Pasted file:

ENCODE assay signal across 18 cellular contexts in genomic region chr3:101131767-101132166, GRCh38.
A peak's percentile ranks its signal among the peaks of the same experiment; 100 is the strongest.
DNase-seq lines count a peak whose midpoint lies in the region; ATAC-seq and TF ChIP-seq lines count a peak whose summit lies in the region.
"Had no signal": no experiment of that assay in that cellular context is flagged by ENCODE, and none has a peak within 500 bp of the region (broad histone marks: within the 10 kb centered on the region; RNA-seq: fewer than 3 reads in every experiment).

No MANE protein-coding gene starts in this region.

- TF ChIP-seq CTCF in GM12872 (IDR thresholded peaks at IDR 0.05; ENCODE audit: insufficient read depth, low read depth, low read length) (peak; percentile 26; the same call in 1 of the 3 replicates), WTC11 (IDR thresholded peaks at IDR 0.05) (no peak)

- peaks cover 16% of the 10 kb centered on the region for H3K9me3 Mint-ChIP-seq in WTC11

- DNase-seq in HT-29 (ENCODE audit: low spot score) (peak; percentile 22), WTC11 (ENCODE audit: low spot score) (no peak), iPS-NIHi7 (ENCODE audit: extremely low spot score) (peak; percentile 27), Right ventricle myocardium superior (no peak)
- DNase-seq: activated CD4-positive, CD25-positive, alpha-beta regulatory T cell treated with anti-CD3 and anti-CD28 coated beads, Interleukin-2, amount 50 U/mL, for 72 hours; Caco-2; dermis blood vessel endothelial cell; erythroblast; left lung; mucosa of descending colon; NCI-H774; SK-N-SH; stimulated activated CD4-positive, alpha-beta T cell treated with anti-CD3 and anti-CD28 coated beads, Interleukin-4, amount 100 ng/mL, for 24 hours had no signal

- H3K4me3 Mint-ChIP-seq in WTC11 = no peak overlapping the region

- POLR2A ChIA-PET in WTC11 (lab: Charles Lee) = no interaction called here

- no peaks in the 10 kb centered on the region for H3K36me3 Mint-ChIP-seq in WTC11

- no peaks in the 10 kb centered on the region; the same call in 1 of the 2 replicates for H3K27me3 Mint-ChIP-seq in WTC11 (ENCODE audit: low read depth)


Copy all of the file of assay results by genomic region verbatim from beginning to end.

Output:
ENCODE assay signal across 18 cellular contexts in genomic region chr3:101131767-101132166, GRCh38.
A peak's percentile ranks its signal among the peaks of the same experiment; 100 is the strongest.
DNase-seq lines count a peak whose midpoint lies in the region; ATAC-seq and TF ChIP-seq lines count a peak whose summit lies in the region.
"Had no signal": no experiment of that assay in that cellular context is flagged by ENCODE, and none has a peak within 500 bp of the region (broad histone marks: within the 10 kb centered on the region; RNA-seq: fewer than 3 reads in every experiment).

No MANE protein-coding gene starts in this region.

- TF ChIP-seq CTCF in GM12872 (IDR thresholded peaks at IDR 0.05; ENCODE audit: insufficient read depth, low read depth, low read length) (peak; percentile 26; the same call in 1 of the 3 replicates), WTC11 (IDR thresholded peaks at IDR 0.05) (no peak)

- peaks cover 16% of the 10 kb centered on the region for H3K9me3 Mint-ChIP-seq in WTC11

- DNase-seq in HT-29 (ENCODE audit: low spot score) (peak; percentile 22), WTC11 (ENCODE audit: low spot score) (no peak), iPS-NIHi7 (ENCODE audit: extremely low spot score) (peak; percentile 27), Right ventricle myocardium superior (no peak)
- DNase-seq: activated CD4-positive, CD25-positive, alpha-beta regulatory T cell treated with anti-CD3 and anti-CD28 coated beads, Interleukin-2, amount 50 U/mL, for 72 hours; Caco-2; dermis blood vessel endothelial cell; erythroblast; left lung; mucosa of descending colon; NCI-H774; SK-N-SH; stimulated activated CD4-positive, alpha-beta T cell treated with anti-CD3 and anti-CD28 coated beads, Interleukin-4, amount 100 ng/mL, for 24 hours had no signal

- H3K4me3 Mint-ChIP-seq in WTC11 = no peak overlapping the region

- POLR2A ChIA-PET in WTC11 (lab: Charles Lee) = no interaction called here

- no peaks in the 10 kb centered on the region for H3K36me3 Mint-ChIP-seq in WTC11

- no peaks in the 10 kb centered on the region; the same call in 1 of the 2 replicates for H3K27me3 Mint-ChIP-seq in WTC11 (ENCODE audit: low read depth)